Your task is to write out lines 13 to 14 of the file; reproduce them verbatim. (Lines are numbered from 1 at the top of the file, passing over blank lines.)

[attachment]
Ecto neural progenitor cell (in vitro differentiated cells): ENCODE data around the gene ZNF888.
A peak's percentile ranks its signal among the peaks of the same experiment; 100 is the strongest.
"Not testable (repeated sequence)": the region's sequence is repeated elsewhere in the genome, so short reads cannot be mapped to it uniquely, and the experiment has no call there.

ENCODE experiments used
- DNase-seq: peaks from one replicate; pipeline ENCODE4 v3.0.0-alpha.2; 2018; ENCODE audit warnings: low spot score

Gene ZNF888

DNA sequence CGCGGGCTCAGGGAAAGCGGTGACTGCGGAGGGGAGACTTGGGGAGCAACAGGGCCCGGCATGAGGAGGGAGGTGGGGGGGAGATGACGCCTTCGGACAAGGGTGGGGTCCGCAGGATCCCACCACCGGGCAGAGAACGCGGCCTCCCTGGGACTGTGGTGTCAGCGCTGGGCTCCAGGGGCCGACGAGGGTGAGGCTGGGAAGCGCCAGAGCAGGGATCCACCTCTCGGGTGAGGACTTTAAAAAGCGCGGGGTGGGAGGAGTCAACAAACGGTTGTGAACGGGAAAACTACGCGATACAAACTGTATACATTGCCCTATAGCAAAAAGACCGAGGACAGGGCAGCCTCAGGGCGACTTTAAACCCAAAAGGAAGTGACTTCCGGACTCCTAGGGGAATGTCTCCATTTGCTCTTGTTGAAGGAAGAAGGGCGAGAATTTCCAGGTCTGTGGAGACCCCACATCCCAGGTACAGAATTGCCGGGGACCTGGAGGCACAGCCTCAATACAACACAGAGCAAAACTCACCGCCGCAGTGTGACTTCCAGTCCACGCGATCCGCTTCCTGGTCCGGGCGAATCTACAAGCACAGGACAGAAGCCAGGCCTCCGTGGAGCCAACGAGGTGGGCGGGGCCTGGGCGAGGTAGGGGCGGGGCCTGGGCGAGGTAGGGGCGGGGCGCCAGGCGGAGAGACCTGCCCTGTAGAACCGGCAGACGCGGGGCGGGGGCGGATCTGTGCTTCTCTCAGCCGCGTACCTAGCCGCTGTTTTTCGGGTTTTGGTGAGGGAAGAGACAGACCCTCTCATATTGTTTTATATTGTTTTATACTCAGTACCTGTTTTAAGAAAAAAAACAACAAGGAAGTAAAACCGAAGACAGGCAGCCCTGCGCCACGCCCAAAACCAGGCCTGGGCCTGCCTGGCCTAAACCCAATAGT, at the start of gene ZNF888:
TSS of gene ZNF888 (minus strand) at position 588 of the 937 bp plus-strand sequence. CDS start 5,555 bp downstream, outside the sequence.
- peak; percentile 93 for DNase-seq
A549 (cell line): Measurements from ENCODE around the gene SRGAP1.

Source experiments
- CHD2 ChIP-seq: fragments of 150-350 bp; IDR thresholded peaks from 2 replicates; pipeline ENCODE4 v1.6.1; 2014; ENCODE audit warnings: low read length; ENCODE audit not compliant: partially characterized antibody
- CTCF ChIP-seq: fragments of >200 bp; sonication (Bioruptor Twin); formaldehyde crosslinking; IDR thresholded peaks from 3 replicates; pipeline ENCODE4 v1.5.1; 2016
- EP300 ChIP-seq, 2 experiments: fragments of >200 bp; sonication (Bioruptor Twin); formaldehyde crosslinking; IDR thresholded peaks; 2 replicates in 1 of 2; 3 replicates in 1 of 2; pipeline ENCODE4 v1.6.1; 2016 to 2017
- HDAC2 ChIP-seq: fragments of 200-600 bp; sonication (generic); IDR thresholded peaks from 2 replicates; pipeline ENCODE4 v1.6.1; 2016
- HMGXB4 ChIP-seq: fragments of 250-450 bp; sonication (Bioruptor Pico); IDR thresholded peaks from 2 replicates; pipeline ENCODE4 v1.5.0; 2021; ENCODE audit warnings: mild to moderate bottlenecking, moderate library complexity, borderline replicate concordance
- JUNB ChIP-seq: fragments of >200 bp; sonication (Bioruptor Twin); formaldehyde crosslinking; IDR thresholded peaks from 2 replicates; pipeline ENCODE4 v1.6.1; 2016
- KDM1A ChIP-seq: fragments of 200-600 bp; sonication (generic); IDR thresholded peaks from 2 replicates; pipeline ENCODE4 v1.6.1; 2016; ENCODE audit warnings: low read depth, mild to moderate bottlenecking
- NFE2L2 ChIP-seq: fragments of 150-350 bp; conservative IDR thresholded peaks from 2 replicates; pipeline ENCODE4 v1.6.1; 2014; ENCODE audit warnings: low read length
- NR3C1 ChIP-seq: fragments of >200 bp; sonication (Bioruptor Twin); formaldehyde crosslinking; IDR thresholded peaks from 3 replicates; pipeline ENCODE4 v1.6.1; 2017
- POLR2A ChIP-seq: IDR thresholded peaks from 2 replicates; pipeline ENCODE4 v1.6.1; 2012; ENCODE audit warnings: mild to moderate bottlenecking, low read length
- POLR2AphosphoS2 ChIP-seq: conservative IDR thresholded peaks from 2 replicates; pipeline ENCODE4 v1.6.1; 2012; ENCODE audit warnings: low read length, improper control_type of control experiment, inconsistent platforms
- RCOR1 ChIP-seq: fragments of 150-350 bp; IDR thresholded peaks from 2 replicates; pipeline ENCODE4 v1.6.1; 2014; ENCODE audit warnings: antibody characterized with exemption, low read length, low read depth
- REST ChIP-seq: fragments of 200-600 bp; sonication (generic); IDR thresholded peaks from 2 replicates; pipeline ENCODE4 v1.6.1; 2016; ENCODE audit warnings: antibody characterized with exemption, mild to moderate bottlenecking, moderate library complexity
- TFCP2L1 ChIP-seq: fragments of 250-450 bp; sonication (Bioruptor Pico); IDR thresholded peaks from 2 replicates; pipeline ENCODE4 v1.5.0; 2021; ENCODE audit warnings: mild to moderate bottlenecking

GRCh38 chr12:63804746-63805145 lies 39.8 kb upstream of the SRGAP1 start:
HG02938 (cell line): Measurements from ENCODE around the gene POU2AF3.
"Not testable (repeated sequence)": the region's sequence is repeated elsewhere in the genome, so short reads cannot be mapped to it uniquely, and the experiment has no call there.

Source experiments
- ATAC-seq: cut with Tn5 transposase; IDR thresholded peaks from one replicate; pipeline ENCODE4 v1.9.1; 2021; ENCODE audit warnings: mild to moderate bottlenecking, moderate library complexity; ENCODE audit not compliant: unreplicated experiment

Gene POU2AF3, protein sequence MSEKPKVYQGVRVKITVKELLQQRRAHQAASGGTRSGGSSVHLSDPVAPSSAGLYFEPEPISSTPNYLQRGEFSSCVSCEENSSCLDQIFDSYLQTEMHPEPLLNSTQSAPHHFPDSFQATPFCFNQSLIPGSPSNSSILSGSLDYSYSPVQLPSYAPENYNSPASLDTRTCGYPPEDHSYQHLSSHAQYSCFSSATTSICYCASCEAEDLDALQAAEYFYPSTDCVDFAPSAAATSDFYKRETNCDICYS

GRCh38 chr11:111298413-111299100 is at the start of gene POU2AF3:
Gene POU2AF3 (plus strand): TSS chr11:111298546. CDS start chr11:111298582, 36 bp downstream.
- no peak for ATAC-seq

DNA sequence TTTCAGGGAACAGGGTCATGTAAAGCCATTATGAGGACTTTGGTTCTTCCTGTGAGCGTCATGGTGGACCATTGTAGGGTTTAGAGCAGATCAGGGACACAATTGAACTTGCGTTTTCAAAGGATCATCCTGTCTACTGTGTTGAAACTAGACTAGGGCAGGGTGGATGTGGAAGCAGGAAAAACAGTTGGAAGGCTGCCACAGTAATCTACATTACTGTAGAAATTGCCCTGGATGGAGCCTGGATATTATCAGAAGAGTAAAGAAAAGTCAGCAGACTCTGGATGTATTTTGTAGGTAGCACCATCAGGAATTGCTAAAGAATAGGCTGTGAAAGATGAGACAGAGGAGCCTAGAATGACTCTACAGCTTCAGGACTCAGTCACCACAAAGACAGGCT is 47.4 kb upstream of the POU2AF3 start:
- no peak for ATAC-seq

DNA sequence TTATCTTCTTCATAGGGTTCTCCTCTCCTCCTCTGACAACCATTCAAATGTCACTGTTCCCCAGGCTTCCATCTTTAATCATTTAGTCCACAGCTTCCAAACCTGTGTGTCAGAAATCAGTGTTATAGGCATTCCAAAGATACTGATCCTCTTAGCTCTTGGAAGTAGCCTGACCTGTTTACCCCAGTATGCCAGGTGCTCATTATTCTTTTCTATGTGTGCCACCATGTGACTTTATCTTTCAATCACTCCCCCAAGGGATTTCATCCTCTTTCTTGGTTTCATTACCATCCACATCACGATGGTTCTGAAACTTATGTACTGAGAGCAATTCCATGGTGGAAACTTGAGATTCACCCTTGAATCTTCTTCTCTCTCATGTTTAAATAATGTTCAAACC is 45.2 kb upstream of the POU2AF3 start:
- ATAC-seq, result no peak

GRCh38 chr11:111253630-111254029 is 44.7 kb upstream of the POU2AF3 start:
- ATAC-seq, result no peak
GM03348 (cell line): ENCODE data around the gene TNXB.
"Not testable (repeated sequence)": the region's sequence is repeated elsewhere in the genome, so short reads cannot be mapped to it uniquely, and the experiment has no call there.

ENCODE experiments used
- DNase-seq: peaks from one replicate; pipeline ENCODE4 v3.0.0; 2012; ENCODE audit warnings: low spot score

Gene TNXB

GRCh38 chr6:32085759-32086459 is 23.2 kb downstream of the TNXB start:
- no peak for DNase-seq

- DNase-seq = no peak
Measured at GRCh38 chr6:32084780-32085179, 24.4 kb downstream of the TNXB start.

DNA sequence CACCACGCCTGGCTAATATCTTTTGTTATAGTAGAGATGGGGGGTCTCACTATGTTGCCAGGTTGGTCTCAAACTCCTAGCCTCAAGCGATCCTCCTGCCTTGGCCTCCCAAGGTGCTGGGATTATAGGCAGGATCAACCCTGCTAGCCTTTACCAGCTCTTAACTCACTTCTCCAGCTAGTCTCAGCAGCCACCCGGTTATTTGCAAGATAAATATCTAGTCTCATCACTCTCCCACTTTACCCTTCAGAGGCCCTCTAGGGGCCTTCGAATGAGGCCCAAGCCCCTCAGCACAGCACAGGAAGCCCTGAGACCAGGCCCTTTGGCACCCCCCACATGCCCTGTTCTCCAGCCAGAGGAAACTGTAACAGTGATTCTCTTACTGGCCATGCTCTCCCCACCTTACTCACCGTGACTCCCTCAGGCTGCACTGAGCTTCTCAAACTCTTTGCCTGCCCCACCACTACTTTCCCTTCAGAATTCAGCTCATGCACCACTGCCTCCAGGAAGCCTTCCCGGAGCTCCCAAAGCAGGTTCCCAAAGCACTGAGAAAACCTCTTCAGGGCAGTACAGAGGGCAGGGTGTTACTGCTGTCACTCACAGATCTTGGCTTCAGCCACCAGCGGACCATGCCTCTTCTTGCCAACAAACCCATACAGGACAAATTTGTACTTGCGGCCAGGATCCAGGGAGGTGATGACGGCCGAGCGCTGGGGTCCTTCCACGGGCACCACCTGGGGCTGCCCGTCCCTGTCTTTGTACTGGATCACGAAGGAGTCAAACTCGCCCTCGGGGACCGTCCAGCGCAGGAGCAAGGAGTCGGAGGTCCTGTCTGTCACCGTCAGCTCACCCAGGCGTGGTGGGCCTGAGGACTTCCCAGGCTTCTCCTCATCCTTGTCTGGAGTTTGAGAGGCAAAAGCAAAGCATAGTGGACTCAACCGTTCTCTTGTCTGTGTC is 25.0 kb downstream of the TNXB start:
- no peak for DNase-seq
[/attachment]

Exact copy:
- CTCF ChIP-seq: fragments of >200 bp; sonication (Bioruptor Twin); formaldehyde crosslinking; IDR thresholded peaks from 3 replicates; pipeline ENCODE4 v1.5.1; 2016
- EP300 ChIP-seq, 2 experiments: fragments of >200 bp; sonication (Bioruptor Twin); formaldehyde crosslinking; IDR thresholded peaks; 2 replicates in 1 of 2; 3 replicates in 1 of 2; pipeline ENCODE4 v1.6.1; 2016 to 2017